THE world's deepest man-made hole was dug in Russia as part of a scientific experiment.
It has since been sealed up but not before scientists were able to unlock many secrets and mysteries beneath the Earth's surface.
What is the Kola Borehole?
Russia's Kola Superdeep Borehole was created by the Soviets in the name of science so they could learn more about what's really under our feet and dig to depths unknown.
It stretches 40,000 feet below the surface – but it's only covered by a rusty metal lid.
The project to drill into the Earth's surface began near Murmansk in the 1970s when Soviet scientists wanted to learn more about the Earth's crust.
Over two decades, they managed to dig more than 7.5 miles down into the Earth.
Why did Russia seal up the world's deepest hole?
In 1992, the scientists had to stop drilling because the temperature was around 180 degrees Celsius.
This was far hotter than the scientists predicted it would be.
Experts still need to figure out a way to overcome this temperature issue if they want to keep drilling and not destroy all of their equipment in the process.
Drilling stopped in August 1994 but was said to halt due to a lack of funding and not the temperature issues.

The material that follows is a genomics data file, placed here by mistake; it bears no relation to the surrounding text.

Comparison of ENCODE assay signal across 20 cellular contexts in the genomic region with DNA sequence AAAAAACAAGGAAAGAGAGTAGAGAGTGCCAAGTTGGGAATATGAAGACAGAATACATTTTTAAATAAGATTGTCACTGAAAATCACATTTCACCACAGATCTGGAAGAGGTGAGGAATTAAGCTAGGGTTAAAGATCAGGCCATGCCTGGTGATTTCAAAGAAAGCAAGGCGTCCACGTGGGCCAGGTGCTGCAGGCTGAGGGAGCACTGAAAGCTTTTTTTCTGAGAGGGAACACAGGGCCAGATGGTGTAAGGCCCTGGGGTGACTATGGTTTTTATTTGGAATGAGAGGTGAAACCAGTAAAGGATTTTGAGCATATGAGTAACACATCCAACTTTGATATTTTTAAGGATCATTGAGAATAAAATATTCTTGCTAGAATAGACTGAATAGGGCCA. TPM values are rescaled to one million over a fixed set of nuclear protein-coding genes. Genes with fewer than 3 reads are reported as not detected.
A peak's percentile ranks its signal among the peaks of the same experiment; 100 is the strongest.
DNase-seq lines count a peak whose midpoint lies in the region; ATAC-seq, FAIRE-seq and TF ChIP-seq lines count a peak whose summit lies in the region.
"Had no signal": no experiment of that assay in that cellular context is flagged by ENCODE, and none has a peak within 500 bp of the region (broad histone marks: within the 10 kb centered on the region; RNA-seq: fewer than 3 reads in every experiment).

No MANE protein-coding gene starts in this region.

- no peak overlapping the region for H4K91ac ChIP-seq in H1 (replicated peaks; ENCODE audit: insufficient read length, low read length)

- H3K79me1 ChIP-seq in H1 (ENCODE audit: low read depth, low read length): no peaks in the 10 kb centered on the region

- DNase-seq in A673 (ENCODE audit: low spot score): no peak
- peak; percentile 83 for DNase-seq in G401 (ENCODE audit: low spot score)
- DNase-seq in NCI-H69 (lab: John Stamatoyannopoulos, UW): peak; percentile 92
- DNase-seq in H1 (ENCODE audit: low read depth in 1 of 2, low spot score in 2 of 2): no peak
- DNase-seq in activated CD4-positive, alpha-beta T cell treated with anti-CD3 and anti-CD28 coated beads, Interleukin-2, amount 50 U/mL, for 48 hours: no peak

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The Kola Superdeep Borehole is 23 centimeters in diameter and its metal lid is welded on so it is unlikely that anyone would ever fall down it.
Locals in the area say that the hole is so deep you can hear the screams of people being tortured in hell, hence its nickname being "the well to hell".
What mysteries were solved?
The researchers found out that there is water at 12 kilometers into Earth's crust, despite this previously being thought to be impossible.
They also found 24 new types of long-dead single-celled organisms and gained access to rocks that were 2.7 billion years old.
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